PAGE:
There are a few books on the list I haven’t read however. I think I need to pick up a copy of Too Big To Fail soon.


Save Money On Utilities During Spring

by Fig on April 2, 2014

Trent wrote about this first and it’s something we’ve been considering at work where we have a huge utility bill and need to save as a new startup.

Here are the 4 ways Trent recommended for energy savings in spring:

Turn off climate control and open the windows. If the outdoor temperature is anywhere between 50 F and 90 F, turn off the furnace and air conditioning and open the windows in your home. It will take a while for that outdoor air to really alter the temperature of your home, so your home temperature will stay fairly stable. You’ll just save because you won’t be running climate control.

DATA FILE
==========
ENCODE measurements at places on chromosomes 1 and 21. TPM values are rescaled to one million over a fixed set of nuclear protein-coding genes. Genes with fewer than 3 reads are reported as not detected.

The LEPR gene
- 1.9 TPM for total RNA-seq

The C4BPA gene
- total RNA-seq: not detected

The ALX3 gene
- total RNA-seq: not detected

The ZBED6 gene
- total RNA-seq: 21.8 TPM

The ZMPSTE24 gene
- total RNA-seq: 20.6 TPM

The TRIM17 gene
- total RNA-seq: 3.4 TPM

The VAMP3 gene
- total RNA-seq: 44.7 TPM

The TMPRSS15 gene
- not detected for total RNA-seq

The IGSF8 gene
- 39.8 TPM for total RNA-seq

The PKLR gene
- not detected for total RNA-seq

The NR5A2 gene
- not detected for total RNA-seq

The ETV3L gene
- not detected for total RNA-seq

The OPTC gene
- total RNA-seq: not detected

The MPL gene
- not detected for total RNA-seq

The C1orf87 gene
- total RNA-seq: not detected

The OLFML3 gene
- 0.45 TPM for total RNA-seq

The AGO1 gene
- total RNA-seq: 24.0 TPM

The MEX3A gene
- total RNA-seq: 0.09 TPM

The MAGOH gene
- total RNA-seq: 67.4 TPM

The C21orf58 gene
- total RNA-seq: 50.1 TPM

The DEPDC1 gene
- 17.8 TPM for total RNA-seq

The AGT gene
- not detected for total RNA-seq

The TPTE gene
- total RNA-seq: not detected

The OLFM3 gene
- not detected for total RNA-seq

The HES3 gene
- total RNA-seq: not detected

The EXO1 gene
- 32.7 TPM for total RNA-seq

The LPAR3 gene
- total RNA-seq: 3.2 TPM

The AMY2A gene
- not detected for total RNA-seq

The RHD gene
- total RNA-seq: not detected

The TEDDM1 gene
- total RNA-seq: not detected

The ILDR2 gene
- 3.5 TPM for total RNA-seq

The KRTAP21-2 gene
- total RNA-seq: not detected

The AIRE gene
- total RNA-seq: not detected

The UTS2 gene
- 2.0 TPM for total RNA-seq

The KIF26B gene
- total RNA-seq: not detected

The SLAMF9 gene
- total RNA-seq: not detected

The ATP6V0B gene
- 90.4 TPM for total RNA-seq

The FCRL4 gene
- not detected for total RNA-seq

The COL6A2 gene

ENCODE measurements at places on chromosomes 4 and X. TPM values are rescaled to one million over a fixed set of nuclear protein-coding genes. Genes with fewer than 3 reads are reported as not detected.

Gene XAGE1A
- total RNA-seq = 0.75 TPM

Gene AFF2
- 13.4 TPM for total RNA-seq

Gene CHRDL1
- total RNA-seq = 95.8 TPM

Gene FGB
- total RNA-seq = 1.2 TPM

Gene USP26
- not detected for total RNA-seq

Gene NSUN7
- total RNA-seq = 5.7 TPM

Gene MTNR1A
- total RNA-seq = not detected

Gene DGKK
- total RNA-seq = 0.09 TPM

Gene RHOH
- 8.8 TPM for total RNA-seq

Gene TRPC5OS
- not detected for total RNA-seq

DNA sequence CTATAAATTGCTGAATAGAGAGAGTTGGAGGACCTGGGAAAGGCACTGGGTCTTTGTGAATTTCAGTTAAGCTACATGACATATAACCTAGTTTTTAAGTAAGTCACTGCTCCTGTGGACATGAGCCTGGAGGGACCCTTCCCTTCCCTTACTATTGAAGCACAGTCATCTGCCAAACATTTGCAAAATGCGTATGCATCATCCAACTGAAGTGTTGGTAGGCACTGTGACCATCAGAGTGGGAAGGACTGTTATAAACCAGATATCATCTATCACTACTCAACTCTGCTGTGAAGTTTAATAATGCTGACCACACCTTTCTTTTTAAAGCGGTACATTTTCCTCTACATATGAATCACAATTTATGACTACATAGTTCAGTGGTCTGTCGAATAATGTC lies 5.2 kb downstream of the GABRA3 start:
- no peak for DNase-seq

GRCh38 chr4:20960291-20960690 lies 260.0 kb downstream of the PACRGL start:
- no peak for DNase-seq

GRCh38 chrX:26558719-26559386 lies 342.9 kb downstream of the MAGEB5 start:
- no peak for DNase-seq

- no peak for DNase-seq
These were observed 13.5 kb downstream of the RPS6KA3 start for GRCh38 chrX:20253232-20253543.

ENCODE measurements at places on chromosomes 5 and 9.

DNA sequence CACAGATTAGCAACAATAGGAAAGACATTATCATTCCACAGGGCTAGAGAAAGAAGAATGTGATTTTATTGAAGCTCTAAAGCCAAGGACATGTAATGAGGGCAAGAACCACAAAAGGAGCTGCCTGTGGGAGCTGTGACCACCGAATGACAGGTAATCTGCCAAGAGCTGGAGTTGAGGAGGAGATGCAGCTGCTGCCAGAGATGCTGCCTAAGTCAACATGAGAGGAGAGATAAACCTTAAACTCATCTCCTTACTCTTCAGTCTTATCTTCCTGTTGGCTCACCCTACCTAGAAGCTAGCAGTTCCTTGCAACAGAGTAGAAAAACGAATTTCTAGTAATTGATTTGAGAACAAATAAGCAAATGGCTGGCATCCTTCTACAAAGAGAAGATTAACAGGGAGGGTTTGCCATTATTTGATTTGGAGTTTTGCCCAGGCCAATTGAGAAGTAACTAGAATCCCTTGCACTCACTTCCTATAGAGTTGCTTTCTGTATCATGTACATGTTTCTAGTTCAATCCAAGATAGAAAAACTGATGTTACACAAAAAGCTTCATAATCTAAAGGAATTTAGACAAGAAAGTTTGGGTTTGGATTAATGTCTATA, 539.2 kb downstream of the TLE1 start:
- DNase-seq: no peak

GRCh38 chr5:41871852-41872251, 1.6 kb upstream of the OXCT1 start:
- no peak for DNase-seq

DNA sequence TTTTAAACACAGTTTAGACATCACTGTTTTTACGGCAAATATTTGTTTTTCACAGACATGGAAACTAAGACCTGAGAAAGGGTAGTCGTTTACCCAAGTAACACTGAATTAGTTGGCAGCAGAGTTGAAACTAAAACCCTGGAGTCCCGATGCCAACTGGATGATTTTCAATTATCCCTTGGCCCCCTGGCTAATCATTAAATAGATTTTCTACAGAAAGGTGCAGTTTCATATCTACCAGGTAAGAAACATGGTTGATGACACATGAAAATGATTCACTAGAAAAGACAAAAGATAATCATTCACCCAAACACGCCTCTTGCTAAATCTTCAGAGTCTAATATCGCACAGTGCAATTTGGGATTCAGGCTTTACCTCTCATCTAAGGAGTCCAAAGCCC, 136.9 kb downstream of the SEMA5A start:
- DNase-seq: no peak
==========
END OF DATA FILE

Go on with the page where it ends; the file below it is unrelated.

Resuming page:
Naturally, you should stop doing this if the climate in your home reaches an uncomfortable level, but as long as the temperature outside is pleasant, the temperature inside will be pleasant as well.

Set the ceiling fan to run in a counterclockwise direction. During warmer weather, you want your ceiling fans to blow air straight down, so you’ll want the blades to rotate in a counterclockwise direction when you’re looking up at the blades. Most ceiling fans have a switch on them that changes the direction. (Similarly, when the weather is cool, you want the blades turning clockwise.)

Doing this can keep you from turning on the air conditioning (or the furnace) when the weather is particularly warm (or cool). Just turn on your ceiling fans – which use relatively little energy – in the appropriate direction. If this little tip keeps you from closing the windows and turning on the climate control on an unusual spring day, then it saves you money.

Open the curtains and take advantage of both direct and indirect natural lighting. The light streaming in through your windows allows you to get away with turning on fewer lights in your house, saving a surprising amount of energy.